Soft tissue damage may lead to pain, implant loosening, device failure and the need for revision surgery (a surgical procedure where the implant is removed and another is put in its place). Some of the metal ions released will enter the bloodstream and travel to other parts of the body, where they may cause symptoms or illnesses elsewhere in the body (systemic reactions).

Presently, the FDA does not have enough scientific data to specify the concentration of metal ions in a patient’s body or blood necessary to produce adverse systemic effects. In addition, the reaction seems to be specific to individual patients, with different patients having different reactions to the metal wear particles.

Wright Medical Technologies Pending Litigation


On Monday, March 19, 2012, in an effort to promote the convenience of all parties in California involved in litigation concerning metal-on-metal hip implants manufactured by Wright Medical Technologies, Inc., Kiesel Law, LLP, on behalf of its client Mary Wright, took the initiative to petition the California Judicial Council to coordinate all related proceedings. There already exists numerous cases against Wright Medical Technologies pending in different Counties throughout California. The Petition "further anticipates hundreds, if not thousands of additional cases to be filed in California courts" in the coming months.

Coordination of the Wright metal-on-metal hip implant cases is intended to benefit all parties and promote judicial efficiency. The goal is to alleviate the burden on the Courts by avoiding the need for multiple judges to needlessly review and adjudicate the same or similar issues multiple times, especially when each case involves similar injuries arising from the same product manufactured by the same defendants.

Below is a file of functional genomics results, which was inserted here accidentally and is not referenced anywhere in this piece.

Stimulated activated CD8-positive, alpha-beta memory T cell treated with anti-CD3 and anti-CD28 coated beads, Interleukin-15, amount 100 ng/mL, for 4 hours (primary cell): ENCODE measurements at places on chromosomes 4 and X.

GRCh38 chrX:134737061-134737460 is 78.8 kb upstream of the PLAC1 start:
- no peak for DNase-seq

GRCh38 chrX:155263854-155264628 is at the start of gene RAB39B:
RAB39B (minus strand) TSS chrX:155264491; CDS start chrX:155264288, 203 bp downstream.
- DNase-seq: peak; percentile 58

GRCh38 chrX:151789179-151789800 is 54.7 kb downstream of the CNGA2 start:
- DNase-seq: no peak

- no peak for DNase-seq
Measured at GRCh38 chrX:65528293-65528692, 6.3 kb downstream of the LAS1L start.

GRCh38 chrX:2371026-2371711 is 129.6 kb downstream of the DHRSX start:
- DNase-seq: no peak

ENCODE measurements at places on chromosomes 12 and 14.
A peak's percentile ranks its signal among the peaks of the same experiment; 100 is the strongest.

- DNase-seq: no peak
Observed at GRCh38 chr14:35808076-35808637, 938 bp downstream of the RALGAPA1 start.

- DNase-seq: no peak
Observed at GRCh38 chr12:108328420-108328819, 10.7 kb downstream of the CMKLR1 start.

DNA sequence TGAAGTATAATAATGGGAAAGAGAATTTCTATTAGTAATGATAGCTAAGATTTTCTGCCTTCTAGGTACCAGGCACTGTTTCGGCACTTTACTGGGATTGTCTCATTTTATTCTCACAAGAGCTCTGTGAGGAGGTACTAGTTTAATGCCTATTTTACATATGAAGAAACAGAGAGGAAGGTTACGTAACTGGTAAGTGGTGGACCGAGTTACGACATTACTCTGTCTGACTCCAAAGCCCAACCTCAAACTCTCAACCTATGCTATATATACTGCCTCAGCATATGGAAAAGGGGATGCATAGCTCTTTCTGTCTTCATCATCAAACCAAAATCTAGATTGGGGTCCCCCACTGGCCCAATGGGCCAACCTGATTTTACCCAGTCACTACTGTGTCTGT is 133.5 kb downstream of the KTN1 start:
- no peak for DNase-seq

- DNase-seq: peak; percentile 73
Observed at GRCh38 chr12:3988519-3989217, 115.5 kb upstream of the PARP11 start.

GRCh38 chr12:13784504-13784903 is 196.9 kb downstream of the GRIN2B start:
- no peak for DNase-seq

The Petition notes that in each of these cases, the plaintiffs allege that Wright Medical Technologies "knew or should have known that the Wright Hip System was defective and likely to fail, and . . . as a result of the defendants' actions and their use of the defective hip implant systems, the metal-on-metal hip devices failed and/or caused metal ion debris to be released in the plaintiffs' bodies, causing injury." Furthermore, each of the plaintiffs "allege similar injuries, including breakage, metalosis and necrosis to the tissue, often requiring a suffering plaintiff to undergo a painful revision surgery."

In requesting that the cases be coordinated in Los Angeles County, the Petition reasons that Los Angeles, as "the nerve-center for many doctors who were trained, or trained others, in the implantation of these metal-on-metal devices," is the home of several potential plaintiffs, key witnesses and documents. Therefore, it would serve the convenience of the parties to have the cases coordinated in Los Angeles County.

Chief Justice of the California Supreme Court, the Honorable Tani Cantil-Sakauye, acting as Chair of the California Judicial Council, will review the Petition and assign a coordination motion judge to determine whether coordination is appropriate and set a hearing date. Kiesel Law anticipates that the petition will be before a coordination motion judge within six weeks.